Kayaker paddles for Guatemala’s neglected children

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This ‘Baby in a Box’ photo demonstrates the dire plight of youngsters in Guatemala, who must fend for themselves in a huge garbage dump.

This ‘Baby in a Box’ photo demonstrates the dire plight of youngsters in Guatemala, who must fend for themselves in a huge garbage dump.

By Claire Hofman | Special to the County Compass

ORIENTAL — Dr. Deb Walter will make a stop Saturday afternoon in Oriental as she continues her solo paddle from Maine to Guatemala in an effort to raise money to build a school for children of the Guatemala City Garbage Dump Community.

The stop in Oriental has tentatively been set for a sandy beach, off Neuse Street, on the shoreline of the Neuse River. The public is welcome to greet her.

Deb’s year-long adventure started in July. Deb has been kayaking close to the Atlantic shoreline shore from Yarmouth, Maine to mid New Jersey. From there, she started paddling the Intracoastal Waterway to Florida.


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To avoid the chance of armed attacks on small crafts near Mexico, she and her kayak will board a sailing vessel and continue to Belize. Finally, she will continue her paddling along the coast to Rio Dulce in Guatemala.

Deb Walter’s kayak bears emblems and trademarks from various sponsors.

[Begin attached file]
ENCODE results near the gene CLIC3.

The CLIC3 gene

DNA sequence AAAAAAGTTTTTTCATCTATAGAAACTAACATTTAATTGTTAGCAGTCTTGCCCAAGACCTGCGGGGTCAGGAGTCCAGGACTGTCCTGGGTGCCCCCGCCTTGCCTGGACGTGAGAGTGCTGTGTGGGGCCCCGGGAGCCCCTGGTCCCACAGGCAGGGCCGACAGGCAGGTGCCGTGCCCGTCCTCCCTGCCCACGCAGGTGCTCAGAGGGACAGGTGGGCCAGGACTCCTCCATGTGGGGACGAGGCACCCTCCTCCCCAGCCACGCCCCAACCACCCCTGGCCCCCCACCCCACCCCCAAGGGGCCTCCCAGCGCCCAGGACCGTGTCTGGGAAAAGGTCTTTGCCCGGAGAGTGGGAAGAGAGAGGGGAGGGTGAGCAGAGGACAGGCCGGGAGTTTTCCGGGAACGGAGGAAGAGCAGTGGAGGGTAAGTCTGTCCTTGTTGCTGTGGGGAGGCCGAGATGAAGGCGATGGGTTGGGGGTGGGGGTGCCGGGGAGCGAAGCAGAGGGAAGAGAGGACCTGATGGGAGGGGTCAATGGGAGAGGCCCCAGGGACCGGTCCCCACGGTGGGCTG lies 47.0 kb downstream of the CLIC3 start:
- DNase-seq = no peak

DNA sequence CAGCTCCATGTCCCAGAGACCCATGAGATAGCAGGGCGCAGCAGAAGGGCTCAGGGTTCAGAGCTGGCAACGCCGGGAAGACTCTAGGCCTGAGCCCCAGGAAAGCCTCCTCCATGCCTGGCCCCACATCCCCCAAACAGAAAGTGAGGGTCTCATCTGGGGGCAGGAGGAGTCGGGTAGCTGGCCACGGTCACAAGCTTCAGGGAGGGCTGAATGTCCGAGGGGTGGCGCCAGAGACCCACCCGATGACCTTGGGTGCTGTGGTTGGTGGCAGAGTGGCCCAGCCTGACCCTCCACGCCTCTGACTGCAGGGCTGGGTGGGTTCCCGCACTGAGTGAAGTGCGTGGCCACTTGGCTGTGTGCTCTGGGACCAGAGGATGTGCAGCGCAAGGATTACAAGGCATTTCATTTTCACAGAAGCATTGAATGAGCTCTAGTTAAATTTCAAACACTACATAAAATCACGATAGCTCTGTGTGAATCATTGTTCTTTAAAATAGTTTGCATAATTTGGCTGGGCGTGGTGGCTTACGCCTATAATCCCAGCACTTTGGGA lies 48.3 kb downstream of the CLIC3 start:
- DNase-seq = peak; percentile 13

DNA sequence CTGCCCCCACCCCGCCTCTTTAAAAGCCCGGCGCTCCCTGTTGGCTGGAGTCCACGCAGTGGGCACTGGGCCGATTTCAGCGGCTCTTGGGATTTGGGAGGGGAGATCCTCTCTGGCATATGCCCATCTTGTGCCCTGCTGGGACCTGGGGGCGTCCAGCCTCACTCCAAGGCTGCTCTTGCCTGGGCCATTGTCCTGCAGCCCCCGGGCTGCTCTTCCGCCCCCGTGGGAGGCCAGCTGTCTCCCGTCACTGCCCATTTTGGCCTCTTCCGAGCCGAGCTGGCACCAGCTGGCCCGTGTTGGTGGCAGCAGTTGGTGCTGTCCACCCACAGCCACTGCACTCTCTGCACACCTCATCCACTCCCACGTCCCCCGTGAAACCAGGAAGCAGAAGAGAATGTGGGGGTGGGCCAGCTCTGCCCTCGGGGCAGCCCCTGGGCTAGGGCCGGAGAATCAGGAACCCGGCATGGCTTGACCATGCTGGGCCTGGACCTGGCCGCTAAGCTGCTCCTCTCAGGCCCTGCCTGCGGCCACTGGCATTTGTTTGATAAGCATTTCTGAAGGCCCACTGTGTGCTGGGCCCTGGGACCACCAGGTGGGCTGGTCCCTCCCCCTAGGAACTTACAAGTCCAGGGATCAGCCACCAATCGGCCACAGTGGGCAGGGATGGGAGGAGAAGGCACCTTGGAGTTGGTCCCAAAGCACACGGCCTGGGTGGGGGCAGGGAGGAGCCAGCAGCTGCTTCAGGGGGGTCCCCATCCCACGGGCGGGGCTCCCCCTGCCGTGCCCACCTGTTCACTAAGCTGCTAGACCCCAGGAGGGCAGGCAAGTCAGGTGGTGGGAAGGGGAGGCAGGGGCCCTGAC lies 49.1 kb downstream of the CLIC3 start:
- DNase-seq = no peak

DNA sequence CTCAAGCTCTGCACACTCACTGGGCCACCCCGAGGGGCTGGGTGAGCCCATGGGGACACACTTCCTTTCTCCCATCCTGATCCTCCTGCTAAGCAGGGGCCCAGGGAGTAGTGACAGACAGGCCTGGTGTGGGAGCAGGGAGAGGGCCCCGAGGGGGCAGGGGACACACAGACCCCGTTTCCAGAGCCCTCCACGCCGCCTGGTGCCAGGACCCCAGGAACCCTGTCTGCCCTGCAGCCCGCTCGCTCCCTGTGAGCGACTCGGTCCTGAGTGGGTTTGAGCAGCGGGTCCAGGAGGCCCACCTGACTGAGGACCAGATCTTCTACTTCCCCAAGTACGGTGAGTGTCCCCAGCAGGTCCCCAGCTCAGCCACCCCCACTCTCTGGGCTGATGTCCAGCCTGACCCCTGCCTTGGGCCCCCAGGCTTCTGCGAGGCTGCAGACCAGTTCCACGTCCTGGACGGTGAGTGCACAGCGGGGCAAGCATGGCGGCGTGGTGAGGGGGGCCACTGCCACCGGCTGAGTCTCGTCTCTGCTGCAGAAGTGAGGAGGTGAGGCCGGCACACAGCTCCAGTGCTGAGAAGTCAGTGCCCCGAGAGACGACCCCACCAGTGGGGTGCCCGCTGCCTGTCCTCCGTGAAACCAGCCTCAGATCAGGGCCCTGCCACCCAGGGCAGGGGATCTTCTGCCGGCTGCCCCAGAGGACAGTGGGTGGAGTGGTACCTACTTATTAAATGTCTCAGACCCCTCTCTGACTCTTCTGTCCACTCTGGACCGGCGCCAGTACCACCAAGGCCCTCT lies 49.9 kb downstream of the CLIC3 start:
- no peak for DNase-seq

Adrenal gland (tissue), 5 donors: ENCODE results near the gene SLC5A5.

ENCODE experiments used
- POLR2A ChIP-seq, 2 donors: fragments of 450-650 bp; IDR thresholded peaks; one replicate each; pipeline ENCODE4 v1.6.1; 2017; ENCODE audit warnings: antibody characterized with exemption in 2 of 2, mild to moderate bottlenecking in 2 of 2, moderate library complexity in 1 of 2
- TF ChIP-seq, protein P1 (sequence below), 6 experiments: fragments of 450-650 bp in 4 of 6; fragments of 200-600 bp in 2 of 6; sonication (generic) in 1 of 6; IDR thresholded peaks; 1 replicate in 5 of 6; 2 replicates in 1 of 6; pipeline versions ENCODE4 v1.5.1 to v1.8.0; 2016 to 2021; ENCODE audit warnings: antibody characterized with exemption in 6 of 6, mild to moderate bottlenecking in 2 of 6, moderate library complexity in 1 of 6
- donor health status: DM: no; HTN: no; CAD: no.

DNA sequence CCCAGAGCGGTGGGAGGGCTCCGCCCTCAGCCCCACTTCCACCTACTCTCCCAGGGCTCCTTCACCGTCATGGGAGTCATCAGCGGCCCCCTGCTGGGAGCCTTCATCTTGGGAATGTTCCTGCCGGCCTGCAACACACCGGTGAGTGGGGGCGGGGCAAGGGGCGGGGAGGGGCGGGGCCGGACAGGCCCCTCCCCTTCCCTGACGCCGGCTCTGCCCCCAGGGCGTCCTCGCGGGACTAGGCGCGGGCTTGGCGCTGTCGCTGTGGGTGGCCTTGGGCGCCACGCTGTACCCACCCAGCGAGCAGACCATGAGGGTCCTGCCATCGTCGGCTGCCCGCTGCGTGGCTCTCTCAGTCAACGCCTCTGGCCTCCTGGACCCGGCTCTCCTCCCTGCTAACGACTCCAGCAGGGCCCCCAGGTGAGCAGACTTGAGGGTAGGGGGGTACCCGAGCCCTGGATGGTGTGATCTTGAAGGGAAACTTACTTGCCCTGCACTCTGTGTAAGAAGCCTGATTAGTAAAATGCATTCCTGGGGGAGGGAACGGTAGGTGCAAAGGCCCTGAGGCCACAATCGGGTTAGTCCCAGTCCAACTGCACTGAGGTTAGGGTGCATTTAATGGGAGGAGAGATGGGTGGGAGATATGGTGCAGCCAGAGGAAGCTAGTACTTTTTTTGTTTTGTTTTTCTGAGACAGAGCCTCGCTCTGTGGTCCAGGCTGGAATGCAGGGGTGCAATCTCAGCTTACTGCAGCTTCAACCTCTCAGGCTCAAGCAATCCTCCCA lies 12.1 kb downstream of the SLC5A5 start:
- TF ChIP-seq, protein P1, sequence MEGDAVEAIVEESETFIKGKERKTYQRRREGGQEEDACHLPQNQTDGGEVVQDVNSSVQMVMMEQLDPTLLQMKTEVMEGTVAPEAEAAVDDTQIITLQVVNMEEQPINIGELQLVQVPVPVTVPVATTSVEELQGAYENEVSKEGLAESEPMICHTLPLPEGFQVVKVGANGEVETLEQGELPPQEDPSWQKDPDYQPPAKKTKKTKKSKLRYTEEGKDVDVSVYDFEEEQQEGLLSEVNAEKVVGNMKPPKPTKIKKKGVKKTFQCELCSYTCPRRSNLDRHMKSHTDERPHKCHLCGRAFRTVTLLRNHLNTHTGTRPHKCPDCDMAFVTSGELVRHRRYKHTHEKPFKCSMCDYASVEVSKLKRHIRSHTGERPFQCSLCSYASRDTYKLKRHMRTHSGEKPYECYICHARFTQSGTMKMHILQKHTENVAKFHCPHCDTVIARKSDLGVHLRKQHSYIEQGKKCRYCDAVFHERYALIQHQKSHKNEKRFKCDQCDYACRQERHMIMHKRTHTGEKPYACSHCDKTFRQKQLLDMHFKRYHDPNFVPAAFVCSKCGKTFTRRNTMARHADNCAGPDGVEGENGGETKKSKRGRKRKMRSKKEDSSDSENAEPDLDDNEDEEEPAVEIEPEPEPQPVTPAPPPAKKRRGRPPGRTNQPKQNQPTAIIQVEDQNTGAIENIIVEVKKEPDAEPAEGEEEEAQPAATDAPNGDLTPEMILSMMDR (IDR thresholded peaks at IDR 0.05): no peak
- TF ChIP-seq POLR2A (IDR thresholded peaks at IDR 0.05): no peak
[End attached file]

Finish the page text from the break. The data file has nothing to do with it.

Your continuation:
Deb Walter’s kayak bears emblems and trademarks from various sponsors.

Deb is a grandmother, retired scientist, and university leader. She has completed many extended kayaking journeys including an expedition to the Arctic. Nine years ago she visited Guatemala where she visited the garbage dump.

“I smelled the methane and rotten garbage…I listened to the mothers talk about their wish that their children could go to school, learn to read, and have a better future. That simple dream broke my heart. I knew I had to help.”

From then she started working with Safe Passage.

“I want to help by combining my passion for the children and families of the garbage dump with my unusual passion for long distance kayaking.”

As she travels, Deb speaks to large events in cities along the route. In small towns she gives presentations to schools and other groups. She also uses a daily blog and other social media to post her daily adventures and progress.

To follow her progress, visit www. kayakforsafepassagekidsblogspot.com

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